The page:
The Assad regime has told the French Parliament that "we can work together to reach a diplomatic solution" on the Syria crisis, in a letter obtained by Sky News.
It reportedly says: "We write to you as parliamentary colleagues, and as representatives of our people; but most importantly we write to you as fathers, mothers and family members, in a society no different to yours: we write to you as human beings and we ask you 'if you bomb us, will we bleed'?"
It is a similar move by the Syrians to last week when a letter was sent to British MPs ahead of the crucial Syria vote.
Earlier French President Francois Hollande said he would not go ahead with action without the US.
International Editor Bill Neely in Damascus discusses Bashar al-Assad's threat to the French over possible military intervention in Syria and his claim that chemical weapons use would be "illogical".
French Prime Minister Jean-Marc Ayrault has said France will not act alone in Syria and still aims to create a coalition for intervention.
Speaking to French newspaper Le Figaro, Syrian President Bashar al-Assad has challenged the US and France to provide proof of chemical weapons proof.
– Bashar al-Assad
Whoever makes accusations must provide proof. We have challenged the US and France to put forward a single piece of proof. Mr Obama and Mr Hollande have been incapable of doing so.
I do not say whether the Syrian army possesses such arms or not. Suppose that our army wished to use weapons of mass destruction, is it possible that it would do it within a zone where it is itself present and where soldiers have been injured by these weapons, as found by UN inspectors who visited them at the hospital where they are being treated? Where is the logic?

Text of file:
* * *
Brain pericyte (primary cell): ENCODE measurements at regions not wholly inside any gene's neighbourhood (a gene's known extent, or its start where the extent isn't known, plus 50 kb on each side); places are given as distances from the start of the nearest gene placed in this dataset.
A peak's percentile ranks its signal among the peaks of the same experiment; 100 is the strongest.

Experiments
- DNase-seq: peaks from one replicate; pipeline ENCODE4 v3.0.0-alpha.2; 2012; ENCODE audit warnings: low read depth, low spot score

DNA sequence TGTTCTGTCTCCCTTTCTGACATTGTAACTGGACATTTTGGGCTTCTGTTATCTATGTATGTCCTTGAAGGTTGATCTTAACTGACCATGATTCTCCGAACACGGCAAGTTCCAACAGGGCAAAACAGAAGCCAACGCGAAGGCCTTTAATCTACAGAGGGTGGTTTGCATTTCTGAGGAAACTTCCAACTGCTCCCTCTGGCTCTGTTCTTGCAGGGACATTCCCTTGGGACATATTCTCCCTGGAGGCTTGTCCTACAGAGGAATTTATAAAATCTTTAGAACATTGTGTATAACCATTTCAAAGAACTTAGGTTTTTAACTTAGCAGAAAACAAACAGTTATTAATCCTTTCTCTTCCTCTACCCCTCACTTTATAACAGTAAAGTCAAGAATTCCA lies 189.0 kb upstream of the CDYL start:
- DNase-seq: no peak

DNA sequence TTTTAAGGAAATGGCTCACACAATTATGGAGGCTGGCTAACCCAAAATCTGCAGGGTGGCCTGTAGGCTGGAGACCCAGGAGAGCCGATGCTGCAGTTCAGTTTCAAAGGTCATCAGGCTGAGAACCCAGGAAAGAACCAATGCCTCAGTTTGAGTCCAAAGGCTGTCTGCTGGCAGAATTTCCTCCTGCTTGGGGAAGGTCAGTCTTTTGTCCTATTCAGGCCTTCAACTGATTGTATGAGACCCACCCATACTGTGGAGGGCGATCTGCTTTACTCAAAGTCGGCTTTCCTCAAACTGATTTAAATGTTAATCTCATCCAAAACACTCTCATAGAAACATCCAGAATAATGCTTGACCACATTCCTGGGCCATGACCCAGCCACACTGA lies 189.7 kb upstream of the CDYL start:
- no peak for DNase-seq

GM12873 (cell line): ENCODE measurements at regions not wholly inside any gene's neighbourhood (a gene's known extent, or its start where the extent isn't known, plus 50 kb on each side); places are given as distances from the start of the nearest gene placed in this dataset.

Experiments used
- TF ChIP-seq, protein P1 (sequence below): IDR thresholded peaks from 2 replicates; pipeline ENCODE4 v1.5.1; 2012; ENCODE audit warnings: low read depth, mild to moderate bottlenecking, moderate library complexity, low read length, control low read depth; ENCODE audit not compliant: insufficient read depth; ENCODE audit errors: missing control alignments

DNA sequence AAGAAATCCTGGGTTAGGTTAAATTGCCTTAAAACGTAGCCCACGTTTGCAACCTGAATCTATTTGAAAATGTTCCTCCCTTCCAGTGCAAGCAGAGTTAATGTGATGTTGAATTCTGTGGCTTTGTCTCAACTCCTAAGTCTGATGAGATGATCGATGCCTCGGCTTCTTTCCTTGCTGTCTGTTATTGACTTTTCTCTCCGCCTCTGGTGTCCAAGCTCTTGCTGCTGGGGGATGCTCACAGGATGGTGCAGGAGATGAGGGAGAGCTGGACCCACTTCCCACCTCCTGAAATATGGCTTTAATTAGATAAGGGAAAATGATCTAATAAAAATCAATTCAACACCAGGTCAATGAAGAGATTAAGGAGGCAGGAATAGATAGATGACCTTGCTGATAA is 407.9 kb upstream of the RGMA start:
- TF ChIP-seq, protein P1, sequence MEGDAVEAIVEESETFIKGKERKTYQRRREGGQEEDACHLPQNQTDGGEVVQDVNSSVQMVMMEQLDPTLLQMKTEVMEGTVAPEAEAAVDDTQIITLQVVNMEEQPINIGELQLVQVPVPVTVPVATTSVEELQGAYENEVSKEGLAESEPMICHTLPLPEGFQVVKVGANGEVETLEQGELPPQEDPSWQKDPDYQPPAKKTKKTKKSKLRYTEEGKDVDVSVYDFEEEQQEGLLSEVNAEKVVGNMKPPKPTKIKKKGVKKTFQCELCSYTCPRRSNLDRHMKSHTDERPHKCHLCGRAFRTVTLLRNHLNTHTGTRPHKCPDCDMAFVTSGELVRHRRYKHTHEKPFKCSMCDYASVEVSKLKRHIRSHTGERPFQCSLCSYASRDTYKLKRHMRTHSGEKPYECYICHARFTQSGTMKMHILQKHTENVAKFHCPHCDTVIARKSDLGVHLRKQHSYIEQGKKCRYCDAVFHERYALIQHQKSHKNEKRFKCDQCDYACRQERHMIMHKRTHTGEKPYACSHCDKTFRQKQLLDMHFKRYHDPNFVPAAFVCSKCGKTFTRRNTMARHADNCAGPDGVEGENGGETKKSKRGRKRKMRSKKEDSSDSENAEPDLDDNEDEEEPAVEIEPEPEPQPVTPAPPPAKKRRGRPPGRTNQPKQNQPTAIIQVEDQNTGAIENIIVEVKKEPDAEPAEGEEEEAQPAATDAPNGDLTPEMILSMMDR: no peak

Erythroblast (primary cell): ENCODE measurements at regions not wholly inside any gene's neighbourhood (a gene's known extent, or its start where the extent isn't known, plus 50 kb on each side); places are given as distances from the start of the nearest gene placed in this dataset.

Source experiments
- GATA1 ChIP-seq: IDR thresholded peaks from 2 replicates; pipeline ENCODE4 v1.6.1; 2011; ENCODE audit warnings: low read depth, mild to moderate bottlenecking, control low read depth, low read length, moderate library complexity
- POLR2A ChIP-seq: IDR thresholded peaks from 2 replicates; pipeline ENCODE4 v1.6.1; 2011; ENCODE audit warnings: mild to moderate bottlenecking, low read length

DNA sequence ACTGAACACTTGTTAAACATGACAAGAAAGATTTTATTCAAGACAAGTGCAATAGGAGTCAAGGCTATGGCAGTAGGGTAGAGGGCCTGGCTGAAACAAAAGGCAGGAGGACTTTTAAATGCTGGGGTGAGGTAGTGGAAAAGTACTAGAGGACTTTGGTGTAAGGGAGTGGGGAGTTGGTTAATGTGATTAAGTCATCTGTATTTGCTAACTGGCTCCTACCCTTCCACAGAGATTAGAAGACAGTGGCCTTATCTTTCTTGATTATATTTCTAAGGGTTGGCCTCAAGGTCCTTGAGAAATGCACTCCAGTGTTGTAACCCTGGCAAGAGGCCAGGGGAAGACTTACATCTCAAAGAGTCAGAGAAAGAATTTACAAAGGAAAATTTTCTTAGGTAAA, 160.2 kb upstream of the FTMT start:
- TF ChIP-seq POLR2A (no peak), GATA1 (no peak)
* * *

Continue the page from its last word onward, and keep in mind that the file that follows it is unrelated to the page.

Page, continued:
President Bashar al-Assad has warned of the danger of "a regional war" in the Middle East if the US and France launch a military strike on Syria.
Asked how Damascus would respond to any strike, the Syrian President told French newspaper Le Figaro: "The Middle East is a powder-keg, and today the spark is getting closer. One must not talk only about the Syrian response, but also about what could happen after the first strike.
"No-one can know what will happen. Everyone will lose control of the situation once the power-keg explodes. Chaos and extremism will spread. The risk exists of a regional war."
A French government official says it has intelligence that appears to show the Syrian chemical attack was an attempt to take back the territories, reports Reuters.
The official says the Syrian regime subsequently bombed areas where chemical strikes took place to wipe out evidence.
They added that the Syrian use of chemical weapons poses a major threat to French and global security.
Syria President Bashar al-Assad has told French newspaper Le Figaro that France will be an enemy of Syria if it takes part in a military intervention.
He adds that allegations his forces carried out chemical attacks are "illogical".
A French government official has said its intelligence shows the Syrian chemical attack was launched from Government-controlled areas.
The report describes the attack as "massive and coordinated" and concludes the opposition would not have had the means to carry it out.